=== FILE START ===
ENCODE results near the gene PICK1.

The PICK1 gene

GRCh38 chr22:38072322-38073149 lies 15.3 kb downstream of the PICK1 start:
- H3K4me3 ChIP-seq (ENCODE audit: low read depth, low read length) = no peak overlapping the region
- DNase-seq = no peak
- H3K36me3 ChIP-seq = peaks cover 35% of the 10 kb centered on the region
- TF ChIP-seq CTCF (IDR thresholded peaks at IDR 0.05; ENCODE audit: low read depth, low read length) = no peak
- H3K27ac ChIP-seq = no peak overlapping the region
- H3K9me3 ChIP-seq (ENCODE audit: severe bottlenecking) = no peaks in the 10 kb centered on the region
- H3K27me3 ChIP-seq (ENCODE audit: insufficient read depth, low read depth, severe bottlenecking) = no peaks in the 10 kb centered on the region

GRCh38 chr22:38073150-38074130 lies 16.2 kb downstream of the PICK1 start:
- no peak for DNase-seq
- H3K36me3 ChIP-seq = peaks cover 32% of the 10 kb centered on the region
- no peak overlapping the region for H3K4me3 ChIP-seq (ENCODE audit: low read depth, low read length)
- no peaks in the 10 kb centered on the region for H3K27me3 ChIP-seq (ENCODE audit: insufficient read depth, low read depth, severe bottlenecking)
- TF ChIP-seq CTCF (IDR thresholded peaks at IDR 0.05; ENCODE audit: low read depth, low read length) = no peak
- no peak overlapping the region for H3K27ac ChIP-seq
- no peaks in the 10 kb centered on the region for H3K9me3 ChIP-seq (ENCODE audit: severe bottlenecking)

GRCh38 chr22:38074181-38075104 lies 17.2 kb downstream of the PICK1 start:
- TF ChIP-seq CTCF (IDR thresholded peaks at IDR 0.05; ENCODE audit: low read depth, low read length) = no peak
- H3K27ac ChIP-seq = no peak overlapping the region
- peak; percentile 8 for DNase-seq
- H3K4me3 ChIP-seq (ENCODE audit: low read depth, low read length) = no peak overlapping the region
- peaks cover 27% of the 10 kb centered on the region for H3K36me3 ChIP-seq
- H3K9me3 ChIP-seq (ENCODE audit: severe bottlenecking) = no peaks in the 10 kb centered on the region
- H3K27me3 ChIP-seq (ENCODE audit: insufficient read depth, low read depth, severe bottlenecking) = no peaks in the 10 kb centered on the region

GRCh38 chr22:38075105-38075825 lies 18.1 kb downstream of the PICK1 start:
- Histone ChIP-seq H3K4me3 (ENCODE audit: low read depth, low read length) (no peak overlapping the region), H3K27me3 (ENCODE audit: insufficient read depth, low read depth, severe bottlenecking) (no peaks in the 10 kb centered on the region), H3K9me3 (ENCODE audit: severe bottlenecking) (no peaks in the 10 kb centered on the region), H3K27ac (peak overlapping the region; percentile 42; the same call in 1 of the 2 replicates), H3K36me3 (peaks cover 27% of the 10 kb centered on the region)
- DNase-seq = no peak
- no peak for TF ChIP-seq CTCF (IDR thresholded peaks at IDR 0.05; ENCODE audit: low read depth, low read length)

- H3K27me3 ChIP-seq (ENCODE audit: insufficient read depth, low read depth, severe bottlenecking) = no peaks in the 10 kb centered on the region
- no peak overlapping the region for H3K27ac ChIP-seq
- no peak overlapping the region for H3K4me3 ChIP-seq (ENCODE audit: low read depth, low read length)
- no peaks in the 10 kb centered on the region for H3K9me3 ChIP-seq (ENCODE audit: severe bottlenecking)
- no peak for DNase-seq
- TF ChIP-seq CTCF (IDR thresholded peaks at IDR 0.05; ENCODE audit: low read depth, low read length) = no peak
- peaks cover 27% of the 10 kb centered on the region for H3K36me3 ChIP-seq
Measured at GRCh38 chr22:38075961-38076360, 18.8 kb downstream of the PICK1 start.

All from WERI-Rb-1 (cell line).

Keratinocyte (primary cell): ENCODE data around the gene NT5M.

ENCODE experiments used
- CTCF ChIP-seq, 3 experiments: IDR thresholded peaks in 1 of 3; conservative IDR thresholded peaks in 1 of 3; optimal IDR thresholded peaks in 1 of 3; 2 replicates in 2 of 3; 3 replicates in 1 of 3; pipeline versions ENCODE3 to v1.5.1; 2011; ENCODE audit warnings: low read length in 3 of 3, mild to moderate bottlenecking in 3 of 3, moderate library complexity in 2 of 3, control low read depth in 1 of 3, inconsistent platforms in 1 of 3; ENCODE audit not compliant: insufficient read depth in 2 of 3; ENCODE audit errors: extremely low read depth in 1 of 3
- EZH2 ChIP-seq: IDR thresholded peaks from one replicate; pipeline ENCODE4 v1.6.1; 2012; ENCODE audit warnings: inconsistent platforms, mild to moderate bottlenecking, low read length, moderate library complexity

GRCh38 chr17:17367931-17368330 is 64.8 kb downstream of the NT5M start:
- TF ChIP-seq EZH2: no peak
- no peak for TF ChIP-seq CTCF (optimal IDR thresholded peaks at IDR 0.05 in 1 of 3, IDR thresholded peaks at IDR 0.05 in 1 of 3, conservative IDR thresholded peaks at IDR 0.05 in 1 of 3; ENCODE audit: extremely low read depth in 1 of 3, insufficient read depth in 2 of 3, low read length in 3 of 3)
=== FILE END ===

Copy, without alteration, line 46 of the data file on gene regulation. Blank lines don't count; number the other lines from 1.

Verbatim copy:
- no peak for TF ChIP-seq CTCF (optimal IDR thresholded peaks at IDR 0.05 in 1 of 3, IDR thresholded peaks at IDR 0.05 in 1 of 3, conservative IDR thresholded peaks at IDR 0.05 in 1 of 3; ENCODE audit: extremely low read depth in 1 of 3, insufficient read depth in 2 of 3, low read length in 3 of 3)